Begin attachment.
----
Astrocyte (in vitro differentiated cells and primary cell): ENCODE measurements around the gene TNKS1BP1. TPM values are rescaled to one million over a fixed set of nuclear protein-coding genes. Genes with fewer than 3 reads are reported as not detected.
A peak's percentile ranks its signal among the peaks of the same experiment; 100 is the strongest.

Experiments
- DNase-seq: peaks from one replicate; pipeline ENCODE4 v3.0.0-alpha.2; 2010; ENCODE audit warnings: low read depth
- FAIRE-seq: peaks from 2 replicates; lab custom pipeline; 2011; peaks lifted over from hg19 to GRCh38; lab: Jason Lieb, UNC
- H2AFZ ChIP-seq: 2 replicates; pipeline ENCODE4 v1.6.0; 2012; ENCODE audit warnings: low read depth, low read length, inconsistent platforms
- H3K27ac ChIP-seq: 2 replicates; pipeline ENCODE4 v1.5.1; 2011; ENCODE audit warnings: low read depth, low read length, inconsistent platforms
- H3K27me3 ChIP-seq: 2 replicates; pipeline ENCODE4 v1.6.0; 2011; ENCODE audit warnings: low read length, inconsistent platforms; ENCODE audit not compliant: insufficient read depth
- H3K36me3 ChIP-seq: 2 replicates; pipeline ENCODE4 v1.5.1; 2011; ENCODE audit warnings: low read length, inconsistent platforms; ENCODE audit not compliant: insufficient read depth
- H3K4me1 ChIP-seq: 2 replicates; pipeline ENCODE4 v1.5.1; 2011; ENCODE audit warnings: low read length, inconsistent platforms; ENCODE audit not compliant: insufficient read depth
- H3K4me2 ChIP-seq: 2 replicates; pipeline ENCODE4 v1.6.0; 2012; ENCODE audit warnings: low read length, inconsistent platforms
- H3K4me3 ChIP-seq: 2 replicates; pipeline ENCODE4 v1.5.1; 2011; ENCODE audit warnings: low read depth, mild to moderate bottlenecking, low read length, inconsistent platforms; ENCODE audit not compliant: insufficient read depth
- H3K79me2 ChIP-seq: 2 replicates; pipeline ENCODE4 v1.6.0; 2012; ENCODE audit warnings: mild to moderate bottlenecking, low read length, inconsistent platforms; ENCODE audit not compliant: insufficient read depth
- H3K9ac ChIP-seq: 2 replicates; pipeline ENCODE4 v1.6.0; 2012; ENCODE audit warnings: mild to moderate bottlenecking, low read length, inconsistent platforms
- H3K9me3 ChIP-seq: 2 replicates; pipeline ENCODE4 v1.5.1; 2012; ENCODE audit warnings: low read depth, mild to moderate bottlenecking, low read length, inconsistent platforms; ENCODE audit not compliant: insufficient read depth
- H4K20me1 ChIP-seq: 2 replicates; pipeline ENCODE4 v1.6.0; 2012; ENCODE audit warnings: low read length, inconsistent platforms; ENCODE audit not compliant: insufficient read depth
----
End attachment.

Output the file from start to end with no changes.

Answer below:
Astrocyte (in vitro differentiated cells and primary cell): ENCODE measurements around the gene TNKS1BP1. TPM values are rescaled to one million over a fixed set of nuclear protein-coding genes. Genes with fewer than 3 reads are reported as not detected.
A peak's percentile ranks its signal among the peaks of the same experiment; 100 is the strongest.

Experiments
- DNase-seq: peaks from one replicate; pipeline ENCODE4 v3.0.0-alpha.2; 2010; ENCODE audit warnings: low read depth
- FAIRE-seq: peaks from 2 replicates; lab custom pipeline; 2011; peaks lifted over from hg19 to GRCh38; lab: Jason Lieb, UNC
- H2AFZ ChIP-seq: 2 replicates; pipeline ENCODE4 v1.6.0; 2012; ENCODE audit warnings: low read depth, low read length, inconsistent platforms
- H3K27ac ChIP-seq: 2 replicates; pipeline ENCODE4 v1.5.1; 2011; ENCODE audit warnings: low read depth, low read length, inconsistent platforms
- H3K27me3 ChIP-seq: 2 replicates; pipeline ENCODE4 v1.6.0; 2011; ENCODE audit warnings: low read length, inconsistent platforms; ENCODE audit not compliant: insufficient read depth
- H3K36me3 ChIP-seq: 2 replicates; pipeline ENCODE4 v1.5.1; 2011; ENCODE audit warnings: low read length, inconsistent platforms; ENCODE audit not compliant: insufficient read depth
- H3K4me1 ChIP-seq: 2 replicates; pipeline ENCODE4 v1.5.1; 2011; ENCODE audit warnings: low read length, inconsistent platforms; ENCODE audit not compliant: insufficient read depth
- H3K4me2 ChIP-seq: 2 replicates; pipeline ENCODE4 v1.6.0; 2012; ENCODE audit warnings: low read length, inconsistent platforms
- H3K4me3 ChIP-seq: 2 replicates; pipeline ENCODE4 v1.5.1; 2011; ENCODE audit warnings: low read depth, mild to moderate bottlenecking, low read length, inconsistent platforms; ENCODE audit not compliant: insufficient read depth
- H3K79me2 ChIP-seq: 2 replicates; pipeline ENCODE4 v1.6.0; 2012; ENCODE audit warnings: mild to moderate bottlenecking, low read length, inconsistent platforms; ENCODE audit not compliant: insufficient read depth
- H3K9ac ChIP-seq: 2 replicates; pipeline ENCODE4 v1.6.0; 2012; ENCODE audit warnings: mild to moderate bottlenecking, low read length, inconsistent platforms
- H3K9me3 ChIP-seq: 2 replicates; pipeline ENCODE4 v1.5.1; 2012; ENCODE audit warnings: low read depth, mild to moderate bottlenecking, low read length, inconsistent platforms; ENCODE audit not compliant: insufficient read depth
- H4K20me1 ChIP-seq: 2 replicates; pipeline ENCODE4 v1.6.0; 2012; ENCODE audit warnings: low read length, inconsistent platforms; ENCODE audit not compliant: insufficient read depth